Genesis Cruz-Santos

Genesis Cruz-Santos

Look closely between the chain restaurants and vestiges of deindustrialization on Columbus’s West Side, and you’ll notice a few colorful gems jutting from the landscape. One of these is Panaderia Oaxaqueña – a business located on 63 South Murray Hill Road that boasts some of the best Mexican pastries in town. This week, Dímelo features Genesis Cruz-Santos and his insight on the changing Latino community of the city.

Almost 15 years ago, Genesis Cruz-Santos’ father, Francisco, made an executive decision to bring his family to Columbus, Ohio. The ever-climbing price of living in Escondido, California made the promise of good-paying jobs in the Midwest increasingly appealing. When the family arrived in the Lincoln Village area [just west of the Hilltop], they were one of very few Latino families in the neighborhood.

This has changed, as Cruz-Santos explains; there’s been growth especially in the population of immigrants from Oaxaca – the Mexican state Cruz-Santos’ parents grew up. The burgeoning Latino community is reflected by the very business his mother, Bertha, started. People wanted a taste of home, and upon seeing this need, she began baking breads and pastries in her home kitchen before eventually establishing the Panaderia. As the community grow, so did the Panaderia’s offerings – now they sell the famed Jarritos sodas, beans, candles, candies, chips – things that cover the basic needs of the surrounding community. Listen more to Cruz-Santos experiences on this week’s ¡Dímelo, Columbus!:

Moving to Ohio, the “Virgin State:”

🎧 Listen (2:01)
“My parents decided to migrate from San Diego, California to Ohio because the cost of living in California at that moment, they were not making it… At that point, in ’98 & ’99, there was a lot of migration to Ohio from California… Why Ohio? It was just a new opportunity in life. The jobs here paid more, they were more welcoming it was a city that was still rising. It was the ‘virgin state’ for the Hispanic community, because there were so few Hispanics here.”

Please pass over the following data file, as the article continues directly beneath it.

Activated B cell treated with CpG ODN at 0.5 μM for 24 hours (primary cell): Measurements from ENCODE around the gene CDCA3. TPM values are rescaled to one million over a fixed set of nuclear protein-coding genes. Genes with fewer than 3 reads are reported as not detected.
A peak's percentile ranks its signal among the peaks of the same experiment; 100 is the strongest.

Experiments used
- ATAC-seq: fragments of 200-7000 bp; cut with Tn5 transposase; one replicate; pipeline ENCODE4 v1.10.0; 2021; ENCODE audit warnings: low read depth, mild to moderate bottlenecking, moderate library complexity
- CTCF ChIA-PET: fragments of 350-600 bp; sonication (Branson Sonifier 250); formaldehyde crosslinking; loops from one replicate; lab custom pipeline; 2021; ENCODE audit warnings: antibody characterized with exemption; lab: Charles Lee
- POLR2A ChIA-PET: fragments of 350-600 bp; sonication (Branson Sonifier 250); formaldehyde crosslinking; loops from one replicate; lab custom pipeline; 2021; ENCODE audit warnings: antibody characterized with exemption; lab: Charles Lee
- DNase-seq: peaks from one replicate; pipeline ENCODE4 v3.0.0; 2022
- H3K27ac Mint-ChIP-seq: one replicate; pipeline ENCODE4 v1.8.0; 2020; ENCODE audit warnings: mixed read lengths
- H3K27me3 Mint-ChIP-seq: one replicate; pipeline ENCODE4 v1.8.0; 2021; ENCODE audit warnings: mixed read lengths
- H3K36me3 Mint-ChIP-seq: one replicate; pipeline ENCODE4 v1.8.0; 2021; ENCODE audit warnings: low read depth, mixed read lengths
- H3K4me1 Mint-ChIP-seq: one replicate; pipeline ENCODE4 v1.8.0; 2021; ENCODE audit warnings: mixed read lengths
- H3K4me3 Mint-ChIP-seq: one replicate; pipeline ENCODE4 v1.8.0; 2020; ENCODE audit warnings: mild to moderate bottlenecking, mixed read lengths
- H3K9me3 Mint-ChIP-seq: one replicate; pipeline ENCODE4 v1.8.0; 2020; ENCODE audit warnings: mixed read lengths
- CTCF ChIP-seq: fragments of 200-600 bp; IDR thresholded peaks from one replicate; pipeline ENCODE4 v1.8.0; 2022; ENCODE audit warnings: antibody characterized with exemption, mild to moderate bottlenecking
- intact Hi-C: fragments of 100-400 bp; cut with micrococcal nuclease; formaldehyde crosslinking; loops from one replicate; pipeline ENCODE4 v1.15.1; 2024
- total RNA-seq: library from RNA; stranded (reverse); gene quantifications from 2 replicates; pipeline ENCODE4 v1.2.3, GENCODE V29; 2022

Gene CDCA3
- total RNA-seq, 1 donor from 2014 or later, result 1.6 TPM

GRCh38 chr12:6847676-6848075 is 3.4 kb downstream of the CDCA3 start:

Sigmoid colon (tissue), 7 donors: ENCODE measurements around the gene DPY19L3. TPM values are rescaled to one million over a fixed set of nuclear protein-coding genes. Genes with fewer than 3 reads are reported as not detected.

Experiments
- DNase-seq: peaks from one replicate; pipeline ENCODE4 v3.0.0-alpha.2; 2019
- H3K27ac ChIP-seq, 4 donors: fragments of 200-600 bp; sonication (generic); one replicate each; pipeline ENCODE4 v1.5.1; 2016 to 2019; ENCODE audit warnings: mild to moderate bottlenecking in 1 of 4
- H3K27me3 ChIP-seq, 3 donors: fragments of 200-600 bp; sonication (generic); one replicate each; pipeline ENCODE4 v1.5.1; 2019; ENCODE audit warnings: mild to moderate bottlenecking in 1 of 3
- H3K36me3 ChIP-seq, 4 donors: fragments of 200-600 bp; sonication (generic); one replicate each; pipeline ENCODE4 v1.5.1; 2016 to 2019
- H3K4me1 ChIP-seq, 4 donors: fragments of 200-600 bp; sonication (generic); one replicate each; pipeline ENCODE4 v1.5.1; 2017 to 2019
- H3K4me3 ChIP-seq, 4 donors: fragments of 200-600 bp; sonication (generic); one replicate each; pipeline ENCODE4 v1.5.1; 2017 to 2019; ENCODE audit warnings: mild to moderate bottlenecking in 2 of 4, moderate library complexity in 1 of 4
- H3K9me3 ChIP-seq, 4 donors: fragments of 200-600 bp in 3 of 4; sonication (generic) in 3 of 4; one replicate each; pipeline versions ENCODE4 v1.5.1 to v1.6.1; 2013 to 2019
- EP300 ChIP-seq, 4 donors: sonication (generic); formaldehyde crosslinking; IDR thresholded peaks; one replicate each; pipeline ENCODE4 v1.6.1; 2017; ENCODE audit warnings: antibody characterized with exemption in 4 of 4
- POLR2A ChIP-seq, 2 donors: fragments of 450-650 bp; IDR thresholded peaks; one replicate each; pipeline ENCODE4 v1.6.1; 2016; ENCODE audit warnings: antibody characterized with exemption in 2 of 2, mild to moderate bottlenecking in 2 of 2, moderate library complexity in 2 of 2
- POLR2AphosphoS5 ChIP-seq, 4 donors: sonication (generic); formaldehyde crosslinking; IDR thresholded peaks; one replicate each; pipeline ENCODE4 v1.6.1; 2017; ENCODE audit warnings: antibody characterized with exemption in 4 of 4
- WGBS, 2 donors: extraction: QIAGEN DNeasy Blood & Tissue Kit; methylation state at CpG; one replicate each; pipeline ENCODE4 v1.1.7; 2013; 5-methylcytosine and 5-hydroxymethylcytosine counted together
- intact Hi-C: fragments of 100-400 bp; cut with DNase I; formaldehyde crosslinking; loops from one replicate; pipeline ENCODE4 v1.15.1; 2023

Culture shock in Columbus, Ohio:

🎧 Listen (2:08)
“Adjusting to culture, That 70s show, I’d never seen it – also, Friends and all those shows. Over here in the midwest, everyone grew up with those. And not me, I grew up with a completely different culture of TV, music, reading, and education wise. That was a big shocking thing for me… I could speak both languages… so I wanna say just the culture was shocking.”

A taste of home:

🎧 Listen (4:58)
“All the Hispanics came to the West Side because they had their cousins over there or an uncle… so that’s when the community started growing. We started putting stuff in the little bakery: beans, your Jarritos – which is a carbonated beverage, tortillas, all the basics the Hispanic family needs…”
“There are a lot of people from Oaxaca on the West Side… The bakery was a staple for the community for Oaxaqueños, they can find this piece of home here in Columbus…On Sunday mornings you have a lot of people lined up here to buy breads… and it’s like a meeting point… We have a saint back there because he is the saint of our village. Every village in Oaxaca, the name of the village is the name of the saint. We are from San Bernardo and that’s the saint San Bernardo. It’s a staple for the community here in Columbus and back at home.”
Genesis now helps run the business, Panaderia Oaxaqueña, that his parents started in 1998.

Educating the community:

🎧 Listen (2:31)
“Eventually Columbus is going to get to a point where there is going to be a Hispanic population like there is in Chicago, California, Miami… We should not discriminate with the Hispanics who are immigrants in the community… Some of these people just come from a small farm village in Mexico and they’ve never been to a big city, they come here to America and it’s complete culture shock… Education is the key. And you also have to lead by example.”
Genesis Cruz-Santos


🎧 Listen (2:50)
“I would describe myself as Genesis. That is my name, it is a very unique name, not very common. Depending if you believe in religion or not, it stands for the beginning. So I feel like I’m a unique person, I have a unique background, unique trades.”
Unless otherwise noted, all photos and text are copyrighted to Leticia Wiggins. Music for introduction & interlude by The Original Soundtrack (thanks, guys!).

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